On 16 February, the world's mobile-phone industry will gather in Barcelona to show off its latest products, announce roadmaps and debate the pressing issues of the day at the Mobile World Congress.
The economic downturn will be a spectral presence throughout the show. Most of the mobile industry is hurting right now, and the rest of this year — and probably beyond — is likely to see more plummeting profits, more cancelled products and probably more layoffs.
Some companies are in a precarious position; to pick a prime example, all eyes are on Motorola to see if the ailing manufacturer can surprise the marketwith a judicious application of the Android stack. The company has not made a groundbreaking handset since the Razr, which came out five years ago, and many analysts and observers are seeing this year as make or break for Moto.
Motorola is not the only manufacturer expected to show off new Android phones: others include Huawei, HTC (which produced the first Android handset, the T-Mobile G1), Sony Ericsson and Lenovo. Samsung was supposed to introduce an Android mobile at the event too, but it recently delayed the launch until the second half of 2009.
Android has also been installed, mostly on an unofficial level, onto netbooks and mobile internet devices (MIDs), and this year's Mobile World Congress is expected to spill over with these small, cheap machines. That will mark a shift in content for the show, which was never much concerned with notebook PCs until they started widely using the cellular networks for connectivity.
Most netbooks currently run Intel's Atom chipset, so the chip-architecture firm ARM and its associates will be keen to show off what they can do to lower the power requirements of a small, cheap laptop. As ARM is mainly known for designing the innards of mobile phones, it is expected to port similar technology to netbooks, and provide a challenge to Intel's dominance in that market.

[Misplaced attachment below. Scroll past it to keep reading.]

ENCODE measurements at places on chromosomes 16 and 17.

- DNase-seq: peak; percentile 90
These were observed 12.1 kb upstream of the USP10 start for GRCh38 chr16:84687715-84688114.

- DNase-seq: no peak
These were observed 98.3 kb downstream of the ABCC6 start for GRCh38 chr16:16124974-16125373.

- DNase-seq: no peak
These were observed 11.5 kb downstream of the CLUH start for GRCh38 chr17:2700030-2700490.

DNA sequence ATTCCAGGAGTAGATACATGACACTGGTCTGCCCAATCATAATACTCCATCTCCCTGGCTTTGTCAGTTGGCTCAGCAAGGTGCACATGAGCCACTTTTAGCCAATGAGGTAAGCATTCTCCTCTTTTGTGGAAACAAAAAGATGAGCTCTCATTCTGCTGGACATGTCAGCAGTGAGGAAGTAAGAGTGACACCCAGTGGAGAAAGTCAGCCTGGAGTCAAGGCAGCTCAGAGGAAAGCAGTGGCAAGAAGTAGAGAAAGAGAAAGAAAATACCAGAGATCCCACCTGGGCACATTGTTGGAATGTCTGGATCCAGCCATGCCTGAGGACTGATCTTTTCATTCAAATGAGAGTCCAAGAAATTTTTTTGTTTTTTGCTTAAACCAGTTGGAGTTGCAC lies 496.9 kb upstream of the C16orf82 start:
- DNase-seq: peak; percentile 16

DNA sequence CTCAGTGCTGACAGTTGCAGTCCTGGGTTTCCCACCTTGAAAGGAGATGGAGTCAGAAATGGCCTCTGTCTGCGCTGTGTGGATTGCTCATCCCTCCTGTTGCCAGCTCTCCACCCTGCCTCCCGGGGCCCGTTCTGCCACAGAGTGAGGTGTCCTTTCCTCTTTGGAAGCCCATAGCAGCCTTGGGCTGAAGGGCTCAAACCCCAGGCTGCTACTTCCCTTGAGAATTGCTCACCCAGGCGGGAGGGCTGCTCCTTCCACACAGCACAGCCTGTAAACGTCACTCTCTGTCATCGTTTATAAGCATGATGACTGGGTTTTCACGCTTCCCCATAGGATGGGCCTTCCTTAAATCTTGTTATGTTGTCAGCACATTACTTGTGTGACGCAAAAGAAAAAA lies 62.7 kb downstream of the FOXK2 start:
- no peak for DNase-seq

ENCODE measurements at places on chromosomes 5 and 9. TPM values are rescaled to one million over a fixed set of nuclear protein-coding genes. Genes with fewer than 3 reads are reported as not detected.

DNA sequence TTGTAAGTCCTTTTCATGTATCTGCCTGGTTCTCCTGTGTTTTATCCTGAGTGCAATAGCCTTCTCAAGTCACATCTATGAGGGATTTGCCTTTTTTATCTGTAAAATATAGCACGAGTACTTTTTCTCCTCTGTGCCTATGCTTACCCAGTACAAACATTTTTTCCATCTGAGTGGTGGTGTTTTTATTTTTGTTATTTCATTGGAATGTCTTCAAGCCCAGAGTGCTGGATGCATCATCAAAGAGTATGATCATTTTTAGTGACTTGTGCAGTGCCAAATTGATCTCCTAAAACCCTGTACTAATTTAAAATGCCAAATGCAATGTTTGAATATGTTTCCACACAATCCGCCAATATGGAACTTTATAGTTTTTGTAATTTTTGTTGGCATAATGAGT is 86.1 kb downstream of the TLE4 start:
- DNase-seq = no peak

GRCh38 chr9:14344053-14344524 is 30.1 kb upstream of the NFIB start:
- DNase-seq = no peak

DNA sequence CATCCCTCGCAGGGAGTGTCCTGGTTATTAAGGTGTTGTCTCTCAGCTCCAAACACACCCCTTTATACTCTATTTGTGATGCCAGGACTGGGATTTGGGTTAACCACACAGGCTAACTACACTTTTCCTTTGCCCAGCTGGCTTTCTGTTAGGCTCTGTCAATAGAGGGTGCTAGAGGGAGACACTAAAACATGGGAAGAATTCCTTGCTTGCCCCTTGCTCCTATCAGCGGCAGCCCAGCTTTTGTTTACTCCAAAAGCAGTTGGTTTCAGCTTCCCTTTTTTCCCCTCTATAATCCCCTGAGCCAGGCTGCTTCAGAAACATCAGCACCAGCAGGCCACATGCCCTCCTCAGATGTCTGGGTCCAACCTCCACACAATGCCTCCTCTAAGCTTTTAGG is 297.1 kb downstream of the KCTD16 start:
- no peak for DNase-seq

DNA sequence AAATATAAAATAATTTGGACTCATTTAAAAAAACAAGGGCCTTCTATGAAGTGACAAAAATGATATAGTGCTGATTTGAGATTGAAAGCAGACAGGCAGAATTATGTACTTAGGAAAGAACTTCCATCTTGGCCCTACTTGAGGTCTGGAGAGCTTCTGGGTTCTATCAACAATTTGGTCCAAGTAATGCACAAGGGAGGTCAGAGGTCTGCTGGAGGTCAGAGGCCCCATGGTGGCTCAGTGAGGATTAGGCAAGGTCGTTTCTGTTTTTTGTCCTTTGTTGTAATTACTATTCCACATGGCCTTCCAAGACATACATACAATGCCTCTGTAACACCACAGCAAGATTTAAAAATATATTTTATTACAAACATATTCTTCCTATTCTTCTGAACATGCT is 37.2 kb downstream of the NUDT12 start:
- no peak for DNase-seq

One company that could be in the early stages of a unforeseen resurgence is Palm, which recently introduced its Palm Pre handset and brand new webOS operating system to positive reviews. Although the Pre was exhibited at the CES show in January, Mobile World Congress will provide an opportunity to compare the new handset and OS with its upcoming competitors.
Microsoft's announcements this year are also keenly awaited and the subject of widespread speculation. Chief executive Steve Ballmer is lined up for Barcelona, where he will head up Microsoft's press conference and participate in a panel discussion entitled 'Moving toward an open mobile ecosystem'. His presence alone indicates that the software maker has a big announcement to make, after several years of introducing only incremental updates to the Windows Mobile operating system.
The launch of Windows Mobile 6.5 is likely to feature, although there have been plenty of rumours of other arrivals: for example, a Microsoft-branded smartphone and the forthcoming omission of the word 'Mobile' from 'Windows Mobile'.
The identity of the successor to 3G technology — likely to be known as '4G' — was hotly contested last year. It now appears that the long-term evolution (LTE) of 3G will beat mobile WiMax outside developing countries.
However, the economic climate is likely to discourage any short-term move by operators to rip out and replace their 3G networks with any new standard, and this year's Mobile World Congress will probably be relatively quiet on the subject. Instead, operators such as Vodafone are expected to tout software-upgradable alternatives such as HSPA+, which are simpler and cheaper upgrades to make. These alternatives may not provide the super-speeds promised by LTE, but they could help encourage customers to use more mobile data — a major goal of every operator at the moment.